One Liners

  • Selenium tests: painful to write, but incredibly useful for UI stuff.
  • continuous integration billboard: invaluable for grokking the current state of your tests.
  • "tracer bullet" development technique: like candle-making (dip wick in wax, you get a thin but functional candle; keep dipping until you get a fully formed one)
  • remote pair programming works really well: each of the two is accountable to the other
  • writing unit tests for code you did not write: great way to learn or understand code or 3rd party library
  • revisit unit tests, e.g. when writing "agile documentation": you can discover bugs that weren't caught by your initial unit tests.
  • a tool such as Trac proves to be very useful for an agile approach to development and testing
  • profiling your unit tests isn't useful: they're not typical uses of your code.
  • keep your unit tests short & sweet. it may be worth breaking out long tests into your continuous integration setup rather than expecting developers to run them regularly.

Lessons Learned

Setting up a good unit test structure (with paths, locations of files, etc.) is painful.

  • tests should not depend on your environment
  • run unit/acceptance tests as 'buildbot' user and iron out all environment-specific issues (OS version, Python version, required package version)

As you work through the prototype, enter all of the random thoughts about future features/stories into the tracker or into the milestones.

Acceptance tests at the business logic/back-end layer (written for example in Fit/FitNesse) prove to be extremely resilient in the presence of code changes; acceptance tests at the GUI layer prove to be more fragile and need frequent changes to keep up with changes in the UI.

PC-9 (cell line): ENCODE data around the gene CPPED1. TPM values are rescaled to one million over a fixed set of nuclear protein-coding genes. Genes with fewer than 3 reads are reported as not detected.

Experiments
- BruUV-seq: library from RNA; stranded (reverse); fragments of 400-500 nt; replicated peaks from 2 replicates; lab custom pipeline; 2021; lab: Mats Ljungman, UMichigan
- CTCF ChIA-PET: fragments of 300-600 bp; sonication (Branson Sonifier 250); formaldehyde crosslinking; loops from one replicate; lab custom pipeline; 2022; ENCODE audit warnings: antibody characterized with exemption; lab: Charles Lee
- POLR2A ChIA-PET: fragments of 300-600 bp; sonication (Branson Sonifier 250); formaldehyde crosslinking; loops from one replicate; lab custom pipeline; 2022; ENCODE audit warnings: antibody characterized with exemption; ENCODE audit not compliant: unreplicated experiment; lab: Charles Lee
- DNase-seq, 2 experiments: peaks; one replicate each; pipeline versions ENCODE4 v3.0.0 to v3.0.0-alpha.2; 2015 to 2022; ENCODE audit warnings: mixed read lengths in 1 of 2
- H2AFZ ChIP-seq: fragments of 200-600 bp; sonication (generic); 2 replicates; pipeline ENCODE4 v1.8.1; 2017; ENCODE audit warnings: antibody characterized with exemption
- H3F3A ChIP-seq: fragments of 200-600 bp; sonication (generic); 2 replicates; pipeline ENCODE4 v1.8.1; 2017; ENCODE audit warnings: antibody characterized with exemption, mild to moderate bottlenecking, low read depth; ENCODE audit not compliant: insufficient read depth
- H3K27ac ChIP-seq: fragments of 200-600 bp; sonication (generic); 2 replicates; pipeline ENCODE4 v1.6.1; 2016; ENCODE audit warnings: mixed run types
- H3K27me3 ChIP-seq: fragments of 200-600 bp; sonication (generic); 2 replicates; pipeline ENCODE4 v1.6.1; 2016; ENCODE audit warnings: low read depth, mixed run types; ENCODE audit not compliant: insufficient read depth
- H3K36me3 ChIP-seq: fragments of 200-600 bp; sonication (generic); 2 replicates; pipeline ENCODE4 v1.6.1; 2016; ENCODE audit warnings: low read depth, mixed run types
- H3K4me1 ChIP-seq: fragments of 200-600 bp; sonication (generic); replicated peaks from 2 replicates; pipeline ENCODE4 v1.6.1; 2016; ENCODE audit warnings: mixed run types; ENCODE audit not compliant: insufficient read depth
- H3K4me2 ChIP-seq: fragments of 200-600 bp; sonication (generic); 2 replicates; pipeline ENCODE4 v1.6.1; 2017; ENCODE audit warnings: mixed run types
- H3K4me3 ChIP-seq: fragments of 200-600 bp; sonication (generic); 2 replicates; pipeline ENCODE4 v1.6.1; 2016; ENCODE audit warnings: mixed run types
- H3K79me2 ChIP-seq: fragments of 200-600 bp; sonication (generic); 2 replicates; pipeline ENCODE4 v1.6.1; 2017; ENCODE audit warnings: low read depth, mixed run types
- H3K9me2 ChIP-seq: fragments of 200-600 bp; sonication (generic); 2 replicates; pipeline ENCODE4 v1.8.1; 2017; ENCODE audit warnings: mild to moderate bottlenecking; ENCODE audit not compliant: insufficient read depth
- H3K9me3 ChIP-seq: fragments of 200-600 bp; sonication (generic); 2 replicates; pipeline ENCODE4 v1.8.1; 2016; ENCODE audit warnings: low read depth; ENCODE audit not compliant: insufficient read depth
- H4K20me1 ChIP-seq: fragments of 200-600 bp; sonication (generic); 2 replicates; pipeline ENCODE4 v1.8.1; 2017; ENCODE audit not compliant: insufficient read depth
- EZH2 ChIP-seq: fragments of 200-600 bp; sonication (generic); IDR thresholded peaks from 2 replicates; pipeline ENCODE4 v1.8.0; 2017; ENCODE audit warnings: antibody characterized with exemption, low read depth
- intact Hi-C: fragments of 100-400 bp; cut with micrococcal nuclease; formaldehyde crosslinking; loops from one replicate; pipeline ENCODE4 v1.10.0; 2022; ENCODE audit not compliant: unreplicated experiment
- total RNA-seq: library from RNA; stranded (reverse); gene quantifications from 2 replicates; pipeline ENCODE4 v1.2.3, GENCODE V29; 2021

Trac combines:

  • a Wiki -- which allows easy editing/jotting down of ideas and encourages brainstorming
  • a defect tracking system -- which simplifies keeping track of not only bugs, but also tasks and enhancements
  • a source browser -- which makes it easy to see all the SVN changesets
  • a roadmap -- where you define milestones that are tied into the tracker
  • a timeline -- which is a constantly-updated, RSS-ified chronological image of all the important events that happened in the project: code checkins, ticket changes, wiki changes, milestones

Trac can be used as an agile project management tool by defining:

  • iterations as milestones
  • user stories as tickets of type "enhancement"
  • stories split into tasks, which are tickets of type "task"
  • Trac offers a nice "tickets per milestone" view which allows you to see your progress in completing tasks/stories associated with a particular iteration/milestone